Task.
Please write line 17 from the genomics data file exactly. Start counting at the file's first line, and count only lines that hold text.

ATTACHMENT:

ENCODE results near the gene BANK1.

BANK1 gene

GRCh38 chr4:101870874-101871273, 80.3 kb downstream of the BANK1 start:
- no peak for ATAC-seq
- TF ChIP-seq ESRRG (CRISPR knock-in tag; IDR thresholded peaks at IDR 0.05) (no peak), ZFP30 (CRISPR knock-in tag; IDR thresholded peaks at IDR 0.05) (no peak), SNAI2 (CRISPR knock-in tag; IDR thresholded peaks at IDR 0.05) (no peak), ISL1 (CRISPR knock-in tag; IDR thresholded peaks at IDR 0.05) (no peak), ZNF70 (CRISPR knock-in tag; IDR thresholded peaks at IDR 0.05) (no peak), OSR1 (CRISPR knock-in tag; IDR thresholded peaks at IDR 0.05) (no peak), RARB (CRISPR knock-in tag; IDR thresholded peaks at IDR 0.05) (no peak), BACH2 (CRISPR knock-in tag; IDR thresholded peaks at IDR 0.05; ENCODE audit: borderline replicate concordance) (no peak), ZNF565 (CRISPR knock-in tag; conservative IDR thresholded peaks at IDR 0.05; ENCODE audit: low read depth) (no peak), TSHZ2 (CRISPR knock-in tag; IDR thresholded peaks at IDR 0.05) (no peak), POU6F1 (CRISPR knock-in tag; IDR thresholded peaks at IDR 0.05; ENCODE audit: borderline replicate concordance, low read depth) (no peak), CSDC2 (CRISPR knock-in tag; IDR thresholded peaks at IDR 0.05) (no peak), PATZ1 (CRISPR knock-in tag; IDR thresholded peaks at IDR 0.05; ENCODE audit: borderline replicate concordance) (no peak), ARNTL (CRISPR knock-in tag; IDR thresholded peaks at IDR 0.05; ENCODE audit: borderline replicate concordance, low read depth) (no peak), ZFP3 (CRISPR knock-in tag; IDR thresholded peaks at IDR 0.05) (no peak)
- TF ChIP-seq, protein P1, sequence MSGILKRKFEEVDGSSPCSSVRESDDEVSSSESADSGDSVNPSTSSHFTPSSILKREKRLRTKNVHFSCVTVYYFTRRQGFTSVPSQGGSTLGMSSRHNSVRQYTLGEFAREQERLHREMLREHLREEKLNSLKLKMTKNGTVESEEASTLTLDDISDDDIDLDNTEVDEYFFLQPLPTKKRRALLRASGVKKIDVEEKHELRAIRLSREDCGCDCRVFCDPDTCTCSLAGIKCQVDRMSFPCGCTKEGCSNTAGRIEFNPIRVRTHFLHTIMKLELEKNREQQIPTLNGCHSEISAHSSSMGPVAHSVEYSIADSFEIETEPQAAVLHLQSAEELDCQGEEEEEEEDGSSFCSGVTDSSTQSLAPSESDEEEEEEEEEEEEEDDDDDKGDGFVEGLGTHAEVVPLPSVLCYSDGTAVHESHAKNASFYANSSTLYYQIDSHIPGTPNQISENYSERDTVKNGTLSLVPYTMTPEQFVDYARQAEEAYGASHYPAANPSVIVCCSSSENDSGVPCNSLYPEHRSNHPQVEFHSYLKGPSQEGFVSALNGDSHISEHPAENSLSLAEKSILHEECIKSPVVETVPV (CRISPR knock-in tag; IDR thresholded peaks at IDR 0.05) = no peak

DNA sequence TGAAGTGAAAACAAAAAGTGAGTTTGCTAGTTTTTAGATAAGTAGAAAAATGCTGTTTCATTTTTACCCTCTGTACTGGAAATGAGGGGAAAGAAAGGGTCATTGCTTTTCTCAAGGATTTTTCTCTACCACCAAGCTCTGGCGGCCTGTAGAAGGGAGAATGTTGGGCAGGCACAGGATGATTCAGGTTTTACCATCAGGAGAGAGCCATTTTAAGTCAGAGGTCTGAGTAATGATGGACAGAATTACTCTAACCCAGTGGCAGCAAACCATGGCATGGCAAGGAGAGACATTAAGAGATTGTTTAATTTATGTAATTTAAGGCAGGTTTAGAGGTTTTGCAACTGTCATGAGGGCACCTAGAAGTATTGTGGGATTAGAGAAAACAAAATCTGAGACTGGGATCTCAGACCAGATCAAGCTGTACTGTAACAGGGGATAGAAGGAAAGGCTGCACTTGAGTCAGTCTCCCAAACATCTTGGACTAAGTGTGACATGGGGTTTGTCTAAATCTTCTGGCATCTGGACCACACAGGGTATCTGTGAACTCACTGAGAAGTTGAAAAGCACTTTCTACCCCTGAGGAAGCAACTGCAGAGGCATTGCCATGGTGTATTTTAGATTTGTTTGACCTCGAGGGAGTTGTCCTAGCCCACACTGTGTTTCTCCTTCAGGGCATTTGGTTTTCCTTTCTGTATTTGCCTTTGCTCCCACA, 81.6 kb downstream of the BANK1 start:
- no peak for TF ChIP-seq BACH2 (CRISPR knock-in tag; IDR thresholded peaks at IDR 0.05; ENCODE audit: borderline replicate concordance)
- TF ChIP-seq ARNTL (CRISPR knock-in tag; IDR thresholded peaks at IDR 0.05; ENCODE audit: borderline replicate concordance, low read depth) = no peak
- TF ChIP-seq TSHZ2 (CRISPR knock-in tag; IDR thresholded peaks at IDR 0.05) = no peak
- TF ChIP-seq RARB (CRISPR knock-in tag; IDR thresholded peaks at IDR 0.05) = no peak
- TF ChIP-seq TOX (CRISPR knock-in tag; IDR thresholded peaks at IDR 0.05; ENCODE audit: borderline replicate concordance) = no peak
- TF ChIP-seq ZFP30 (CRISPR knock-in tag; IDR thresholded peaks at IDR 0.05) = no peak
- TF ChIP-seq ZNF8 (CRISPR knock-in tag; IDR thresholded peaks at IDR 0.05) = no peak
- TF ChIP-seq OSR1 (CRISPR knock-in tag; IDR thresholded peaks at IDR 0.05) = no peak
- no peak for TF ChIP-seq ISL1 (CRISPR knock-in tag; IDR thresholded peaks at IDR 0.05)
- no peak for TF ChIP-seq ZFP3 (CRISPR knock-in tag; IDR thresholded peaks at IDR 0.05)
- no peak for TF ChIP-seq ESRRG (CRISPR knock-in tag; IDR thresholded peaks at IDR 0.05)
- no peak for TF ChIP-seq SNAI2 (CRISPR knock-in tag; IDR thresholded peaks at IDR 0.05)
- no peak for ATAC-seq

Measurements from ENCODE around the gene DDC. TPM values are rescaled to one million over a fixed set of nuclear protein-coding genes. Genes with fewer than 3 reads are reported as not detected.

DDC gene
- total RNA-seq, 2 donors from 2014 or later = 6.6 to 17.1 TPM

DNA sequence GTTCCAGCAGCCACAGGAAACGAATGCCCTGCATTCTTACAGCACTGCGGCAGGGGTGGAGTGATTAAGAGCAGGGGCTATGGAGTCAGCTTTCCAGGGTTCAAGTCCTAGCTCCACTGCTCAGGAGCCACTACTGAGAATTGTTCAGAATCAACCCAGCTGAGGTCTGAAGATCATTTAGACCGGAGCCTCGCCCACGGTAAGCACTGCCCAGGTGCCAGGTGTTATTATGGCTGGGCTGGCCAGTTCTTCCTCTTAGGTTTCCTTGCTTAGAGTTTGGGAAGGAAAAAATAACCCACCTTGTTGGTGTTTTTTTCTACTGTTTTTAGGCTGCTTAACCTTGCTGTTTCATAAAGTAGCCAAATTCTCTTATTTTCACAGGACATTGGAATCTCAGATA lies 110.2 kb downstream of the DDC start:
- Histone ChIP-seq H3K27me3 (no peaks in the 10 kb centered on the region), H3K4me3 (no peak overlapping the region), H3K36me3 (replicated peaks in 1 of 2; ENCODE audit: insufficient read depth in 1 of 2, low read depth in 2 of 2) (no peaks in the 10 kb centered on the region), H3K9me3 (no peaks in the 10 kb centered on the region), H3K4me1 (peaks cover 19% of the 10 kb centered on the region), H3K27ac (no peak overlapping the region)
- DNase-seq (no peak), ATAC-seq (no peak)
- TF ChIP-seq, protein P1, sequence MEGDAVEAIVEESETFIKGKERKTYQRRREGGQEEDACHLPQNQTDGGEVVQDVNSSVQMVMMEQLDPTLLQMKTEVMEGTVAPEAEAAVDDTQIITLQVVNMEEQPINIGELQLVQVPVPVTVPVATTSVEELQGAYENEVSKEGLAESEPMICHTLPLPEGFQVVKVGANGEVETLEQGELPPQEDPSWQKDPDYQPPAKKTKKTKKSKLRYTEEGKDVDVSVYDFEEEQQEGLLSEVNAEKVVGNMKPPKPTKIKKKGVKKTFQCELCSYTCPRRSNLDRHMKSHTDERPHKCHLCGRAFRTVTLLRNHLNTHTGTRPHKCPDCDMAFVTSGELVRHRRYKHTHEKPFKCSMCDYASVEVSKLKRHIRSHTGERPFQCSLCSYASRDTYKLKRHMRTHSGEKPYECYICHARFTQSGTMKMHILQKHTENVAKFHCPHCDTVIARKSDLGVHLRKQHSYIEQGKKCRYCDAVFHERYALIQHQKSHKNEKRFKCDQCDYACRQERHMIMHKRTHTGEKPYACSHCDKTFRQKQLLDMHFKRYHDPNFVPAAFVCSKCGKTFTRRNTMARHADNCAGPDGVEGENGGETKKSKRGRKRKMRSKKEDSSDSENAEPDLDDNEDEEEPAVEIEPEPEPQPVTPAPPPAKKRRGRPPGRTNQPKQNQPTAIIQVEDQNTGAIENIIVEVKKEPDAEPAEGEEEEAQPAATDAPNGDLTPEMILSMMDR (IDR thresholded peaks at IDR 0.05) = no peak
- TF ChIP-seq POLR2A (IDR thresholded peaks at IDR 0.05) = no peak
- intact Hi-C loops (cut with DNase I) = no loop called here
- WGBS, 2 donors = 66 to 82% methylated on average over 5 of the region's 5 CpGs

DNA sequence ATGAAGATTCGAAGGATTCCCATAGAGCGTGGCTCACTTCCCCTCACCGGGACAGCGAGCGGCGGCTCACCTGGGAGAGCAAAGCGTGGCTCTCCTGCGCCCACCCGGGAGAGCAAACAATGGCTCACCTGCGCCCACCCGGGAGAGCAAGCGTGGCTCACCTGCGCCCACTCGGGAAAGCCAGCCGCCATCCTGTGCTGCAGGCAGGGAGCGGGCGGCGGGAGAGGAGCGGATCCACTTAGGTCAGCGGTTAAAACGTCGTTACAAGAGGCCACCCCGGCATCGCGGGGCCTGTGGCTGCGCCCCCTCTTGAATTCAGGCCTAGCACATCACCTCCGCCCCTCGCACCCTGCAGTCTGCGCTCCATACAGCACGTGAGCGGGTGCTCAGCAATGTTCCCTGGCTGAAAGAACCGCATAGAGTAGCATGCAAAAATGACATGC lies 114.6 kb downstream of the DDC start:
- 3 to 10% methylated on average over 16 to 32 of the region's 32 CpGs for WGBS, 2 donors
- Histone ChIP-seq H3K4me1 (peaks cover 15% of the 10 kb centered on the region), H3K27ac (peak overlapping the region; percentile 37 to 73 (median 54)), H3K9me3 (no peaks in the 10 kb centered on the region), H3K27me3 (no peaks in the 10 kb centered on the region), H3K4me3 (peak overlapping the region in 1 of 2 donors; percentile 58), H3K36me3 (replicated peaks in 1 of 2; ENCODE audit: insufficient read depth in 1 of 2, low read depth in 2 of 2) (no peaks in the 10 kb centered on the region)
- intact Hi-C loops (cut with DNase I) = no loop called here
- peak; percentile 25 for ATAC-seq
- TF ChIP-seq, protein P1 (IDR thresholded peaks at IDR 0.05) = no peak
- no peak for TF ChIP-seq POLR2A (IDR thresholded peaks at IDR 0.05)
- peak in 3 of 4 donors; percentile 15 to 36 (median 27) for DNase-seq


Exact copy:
- no peak for TF ChIP-seq ZFP3 (CRISPR knock-in tag; IDR thresholded peaks at IDR 0.05)